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Hawaii vacation

(Photo: Star of Honolulu Cruises and Events)

By Lena Katz

Hawaii’s marine scene gets a little more crowded each winter, as thousands of North Pacific humpback whales migrate 3,500 miles from Alaska to the warm South Pacific waters.

There’s still time to plan a Hawaii vacation and pay these magnificent creatures a visit — hop a flight to Honolulu, and they’re everywhere to be seen, right offshore.

Here are some of the most popular whale-watching tours and vantage points:

One popular cruise goes out on Star of Honolulu. This large, state-of-the-art motor yacht can accommodate a few hundred people and is very family friendly. In fact, this season each adult fare gets a FREE child companion fare (lunch option extra). This cruise is 2 ½ hours, departs at noon, and is offered through mid-May in 2010.

Atlantis Adventures is one of Hawaii’s best-known marine tour companies. In addition to its famous submarine rides, it operates Navatek lunch cruises out to see the whales  in season (through April 11 in 2010). This is a quick, smooth tour appropriate for both families and nervous sailors on a Hawaii vacation — it also runs 2 ½ hours and includes a buffet lunch. Whale sighting is guaranteed or you get to take another trip out for free.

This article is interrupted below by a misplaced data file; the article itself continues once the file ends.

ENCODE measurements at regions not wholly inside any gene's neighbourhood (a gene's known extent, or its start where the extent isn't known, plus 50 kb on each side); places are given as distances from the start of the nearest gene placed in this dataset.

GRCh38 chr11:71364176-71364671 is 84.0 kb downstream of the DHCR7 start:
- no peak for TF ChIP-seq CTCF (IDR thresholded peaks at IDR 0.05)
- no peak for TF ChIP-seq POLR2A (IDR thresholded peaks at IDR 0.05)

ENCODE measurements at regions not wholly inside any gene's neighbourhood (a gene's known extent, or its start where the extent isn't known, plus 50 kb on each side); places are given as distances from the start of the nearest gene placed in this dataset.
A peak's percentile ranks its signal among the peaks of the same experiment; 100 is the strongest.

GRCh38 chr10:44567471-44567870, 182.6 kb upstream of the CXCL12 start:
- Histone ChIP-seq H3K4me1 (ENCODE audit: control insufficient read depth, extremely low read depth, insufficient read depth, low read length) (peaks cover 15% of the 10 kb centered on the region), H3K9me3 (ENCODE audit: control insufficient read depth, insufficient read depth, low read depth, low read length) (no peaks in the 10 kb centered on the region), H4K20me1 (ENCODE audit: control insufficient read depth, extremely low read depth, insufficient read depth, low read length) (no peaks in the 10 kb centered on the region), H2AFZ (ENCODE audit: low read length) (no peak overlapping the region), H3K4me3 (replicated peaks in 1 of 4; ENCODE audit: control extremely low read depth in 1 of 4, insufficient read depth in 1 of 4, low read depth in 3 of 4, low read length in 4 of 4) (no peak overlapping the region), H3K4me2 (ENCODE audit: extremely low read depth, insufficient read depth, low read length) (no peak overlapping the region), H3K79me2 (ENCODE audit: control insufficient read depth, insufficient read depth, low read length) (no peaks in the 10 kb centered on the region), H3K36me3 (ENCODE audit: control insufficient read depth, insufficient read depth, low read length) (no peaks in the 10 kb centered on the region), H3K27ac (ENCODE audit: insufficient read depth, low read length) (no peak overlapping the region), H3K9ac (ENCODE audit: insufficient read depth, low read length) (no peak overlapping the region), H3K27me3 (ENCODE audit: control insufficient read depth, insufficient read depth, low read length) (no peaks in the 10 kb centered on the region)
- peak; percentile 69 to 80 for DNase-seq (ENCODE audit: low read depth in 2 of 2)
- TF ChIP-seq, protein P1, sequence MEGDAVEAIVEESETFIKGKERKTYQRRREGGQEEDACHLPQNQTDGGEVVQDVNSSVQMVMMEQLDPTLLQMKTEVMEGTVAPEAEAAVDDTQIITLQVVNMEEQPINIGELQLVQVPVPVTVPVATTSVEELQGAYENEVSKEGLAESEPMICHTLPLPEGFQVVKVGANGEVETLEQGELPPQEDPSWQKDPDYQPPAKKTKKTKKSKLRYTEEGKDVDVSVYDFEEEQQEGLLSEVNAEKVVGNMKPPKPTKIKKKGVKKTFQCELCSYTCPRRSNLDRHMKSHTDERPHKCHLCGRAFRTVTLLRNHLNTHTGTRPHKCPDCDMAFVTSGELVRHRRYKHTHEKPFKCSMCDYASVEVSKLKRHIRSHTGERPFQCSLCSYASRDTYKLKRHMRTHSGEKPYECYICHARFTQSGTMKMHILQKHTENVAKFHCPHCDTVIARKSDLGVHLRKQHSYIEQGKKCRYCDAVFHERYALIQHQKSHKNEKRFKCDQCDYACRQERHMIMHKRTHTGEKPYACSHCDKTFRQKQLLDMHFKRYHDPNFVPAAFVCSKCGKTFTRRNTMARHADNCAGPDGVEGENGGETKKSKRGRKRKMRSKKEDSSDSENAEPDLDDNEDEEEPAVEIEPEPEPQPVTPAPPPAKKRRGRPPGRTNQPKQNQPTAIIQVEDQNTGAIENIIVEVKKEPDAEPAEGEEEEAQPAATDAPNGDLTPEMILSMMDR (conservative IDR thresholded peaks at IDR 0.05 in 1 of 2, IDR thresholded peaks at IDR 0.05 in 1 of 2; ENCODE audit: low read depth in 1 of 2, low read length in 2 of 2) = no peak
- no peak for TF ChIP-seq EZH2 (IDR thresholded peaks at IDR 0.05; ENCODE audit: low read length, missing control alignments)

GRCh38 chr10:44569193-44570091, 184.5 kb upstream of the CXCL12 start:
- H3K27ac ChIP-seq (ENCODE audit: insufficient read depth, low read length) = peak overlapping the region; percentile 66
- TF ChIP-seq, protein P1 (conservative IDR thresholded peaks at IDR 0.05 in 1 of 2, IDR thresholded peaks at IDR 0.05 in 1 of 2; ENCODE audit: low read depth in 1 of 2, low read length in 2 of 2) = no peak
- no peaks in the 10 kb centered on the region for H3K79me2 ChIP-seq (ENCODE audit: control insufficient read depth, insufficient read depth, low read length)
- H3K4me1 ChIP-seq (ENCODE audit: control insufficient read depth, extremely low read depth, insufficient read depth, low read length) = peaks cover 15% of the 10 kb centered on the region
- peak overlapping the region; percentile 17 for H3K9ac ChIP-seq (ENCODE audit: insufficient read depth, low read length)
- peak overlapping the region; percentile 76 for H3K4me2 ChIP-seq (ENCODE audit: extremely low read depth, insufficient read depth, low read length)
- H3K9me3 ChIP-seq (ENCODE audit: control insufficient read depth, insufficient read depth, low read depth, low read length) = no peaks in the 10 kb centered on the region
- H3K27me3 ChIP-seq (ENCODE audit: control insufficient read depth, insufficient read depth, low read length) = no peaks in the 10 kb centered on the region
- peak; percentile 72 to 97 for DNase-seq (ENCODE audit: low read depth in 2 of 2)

For a small-craft whale-watching experience on your Hawaii vacation, locals recommend Wild Side Specialty Tours. Founded by marine biologists, this company brings people not just near the whales, but right alongside them. There’s an educational element to the excursions, which are typically led and narrated by marine biologists. Observation easily intensifies into actual conservation research if that’s something that interests you. Excursions head out to Oahu’s west coast, particularly off Kaena Point.

The Premier Whale Watch Deluxe Cruise and Wild Whale Watch Cruise are two more options that are guided by Certified Naturalists and guarantee whale sightings.

Whale-watching from land

Hawaii vacation

Kaena Point (Photo: Oahu Visitors Bureau)

Kaena Point has such a large number of humpbacks; you can often see them without even needing to get in a boat. Hawaii experts recommend hiking the 3 ½-mile Kaena Point Trail in Kaena Point State Park to the remote coastline, where humpbacks can often be seen from shore.

Another good coastal trail that provides plenty of whale sightings in season is Makapu’u Point Lighthouse Trail, a 2-mile trail in Ka Iwi State Scenic Shoreline park, on the southeastern tip of the island. Bring binoculars … and sunblock!

Related Orbitz resources:

Lena Katz is the author of SUN: California and SIP: California, part of the Travel Temptations series published by Globe Pequot Press.

Tagged: Family time, Hawaii

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